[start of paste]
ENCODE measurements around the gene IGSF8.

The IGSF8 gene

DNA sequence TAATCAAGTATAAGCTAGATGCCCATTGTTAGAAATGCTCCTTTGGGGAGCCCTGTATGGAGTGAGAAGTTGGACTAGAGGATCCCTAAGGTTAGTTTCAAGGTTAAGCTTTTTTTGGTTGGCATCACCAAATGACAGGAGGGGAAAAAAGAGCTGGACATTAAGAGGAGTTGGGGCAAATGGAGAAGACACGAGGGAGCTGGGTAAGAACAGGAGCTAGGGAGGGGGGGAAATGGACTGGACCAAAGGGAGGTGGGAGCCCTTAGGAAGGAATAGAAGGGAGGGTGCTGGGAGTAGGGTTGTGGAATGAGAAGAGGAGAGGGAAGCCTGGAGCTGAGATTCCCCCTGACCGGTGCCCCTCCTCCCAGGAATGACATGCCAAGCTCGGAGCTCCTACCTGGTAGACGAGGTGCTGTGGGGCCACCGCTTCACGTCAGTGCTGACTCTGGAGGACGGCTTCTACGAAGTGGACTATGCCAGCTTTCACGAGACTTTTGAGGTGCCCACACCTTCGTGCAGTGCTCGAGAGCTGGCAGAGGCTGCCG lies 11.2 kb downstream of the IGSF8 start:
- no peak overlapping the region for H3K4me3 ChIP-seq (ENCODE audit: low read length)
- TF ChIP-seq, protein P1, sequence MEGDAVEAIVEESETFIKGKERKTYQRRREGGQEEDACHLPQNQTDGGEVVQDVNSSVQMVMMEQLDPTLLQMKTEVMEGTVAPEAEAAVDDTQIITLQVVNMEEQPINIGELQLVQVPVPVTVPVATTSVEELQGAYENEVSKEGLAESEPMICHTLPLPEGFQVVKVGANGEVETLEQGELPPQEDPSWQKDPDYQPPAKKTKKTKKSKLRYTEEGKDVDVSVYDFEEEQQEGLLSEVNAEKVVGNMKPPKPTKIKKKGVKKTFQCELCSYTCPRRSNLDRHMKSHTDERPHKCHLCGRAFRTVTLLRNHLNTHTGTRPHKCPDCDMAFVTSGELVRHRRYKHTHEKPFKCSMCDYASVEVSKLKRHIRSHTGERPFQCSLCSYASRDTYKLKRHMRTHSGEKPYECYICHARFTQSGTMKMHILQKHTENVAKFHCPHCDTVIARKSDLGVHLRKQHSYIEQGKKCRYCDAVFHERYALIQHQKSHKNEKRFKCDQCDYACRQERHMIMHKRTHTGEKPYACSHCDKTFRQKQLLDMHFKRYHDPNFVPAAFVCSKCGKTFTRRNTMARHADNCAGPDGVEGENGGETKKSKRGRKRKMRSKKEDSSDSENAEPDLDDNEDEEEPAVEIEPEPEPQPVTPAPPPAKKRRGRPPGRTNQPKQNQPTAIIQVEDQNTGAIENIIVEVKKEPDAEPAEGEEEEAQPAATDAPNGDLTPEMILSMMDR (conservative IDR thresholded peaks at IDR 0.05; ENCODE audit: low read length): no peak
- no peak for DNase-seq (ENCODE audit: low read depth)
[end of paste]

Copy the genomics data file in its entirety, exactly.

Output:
ENCODE measurements around the gene IGSF8.

The IGSF8 gene

DNA sequence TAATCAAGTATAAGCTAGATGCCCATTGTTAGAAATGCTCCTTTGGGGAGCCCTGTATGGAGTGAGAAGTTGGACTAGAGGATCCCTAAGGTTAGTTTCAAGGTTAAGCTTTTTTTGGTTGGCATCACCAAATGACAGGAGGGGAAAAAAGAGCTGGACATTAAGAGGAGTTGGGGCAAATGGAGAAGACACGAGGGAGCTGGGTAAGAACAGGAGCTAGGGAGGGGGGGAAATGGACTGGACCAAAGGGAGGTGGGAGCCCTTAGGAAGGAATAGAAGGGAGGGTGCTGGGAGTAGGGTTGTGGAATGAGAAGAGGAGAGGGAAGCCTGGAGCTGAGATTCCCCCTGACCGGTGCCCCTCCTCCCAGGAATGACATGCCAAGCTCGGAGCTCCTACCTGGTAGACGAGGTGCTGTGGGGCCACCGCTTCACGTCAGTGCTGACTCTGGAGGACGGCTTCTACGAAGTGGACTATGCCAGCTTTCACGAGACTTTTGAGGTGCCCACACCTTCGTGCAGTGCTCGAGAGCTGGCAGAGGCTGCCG lies 11.2 kb downstream of the IGSF8 start:
- no peak overlapping the region for H3K4me3 ChIP-seq (ENCODE audit: low read length)
- TF ChIP-seq, protein P1, sequence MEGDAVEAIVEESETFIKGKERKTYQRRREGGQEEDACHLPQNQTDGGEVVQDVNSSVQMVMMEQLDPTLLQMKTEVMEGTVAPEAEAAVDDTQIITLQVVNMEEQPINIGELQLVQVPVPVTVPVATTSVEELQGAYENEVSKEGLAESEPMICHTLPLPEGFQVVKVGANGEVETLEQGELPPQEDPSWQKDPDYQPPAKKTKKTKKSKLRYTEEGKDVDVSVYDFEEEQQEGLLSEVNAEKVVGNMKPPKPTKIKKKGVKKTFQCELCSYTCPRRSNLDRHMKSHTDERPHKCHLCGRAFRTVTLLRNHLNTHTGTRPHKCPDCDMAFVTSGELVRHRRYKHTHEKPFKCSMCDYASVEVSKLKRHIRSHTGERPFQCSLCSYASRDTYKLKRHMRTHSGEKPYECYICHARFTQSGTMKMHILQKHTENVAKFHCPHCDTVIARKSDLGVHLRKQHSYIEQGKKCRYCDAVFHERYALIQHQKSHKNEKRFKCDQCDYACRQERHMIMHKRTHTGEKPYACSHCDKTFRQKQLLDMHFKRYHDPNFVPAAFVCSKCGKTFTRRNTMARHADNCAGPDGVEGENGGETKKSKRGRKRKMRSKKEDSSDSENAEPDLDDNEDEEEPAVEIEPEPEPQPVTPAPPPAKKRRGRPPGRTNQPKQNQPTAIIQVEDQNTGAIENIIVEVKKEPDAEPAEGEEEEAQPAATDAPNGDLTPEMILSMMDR (conservative IDR thresholded peaks at IDR 0.05; ENCODE audit: low read length): no peak
- no peak for DNase-seq (ENCODE audit: low read depth)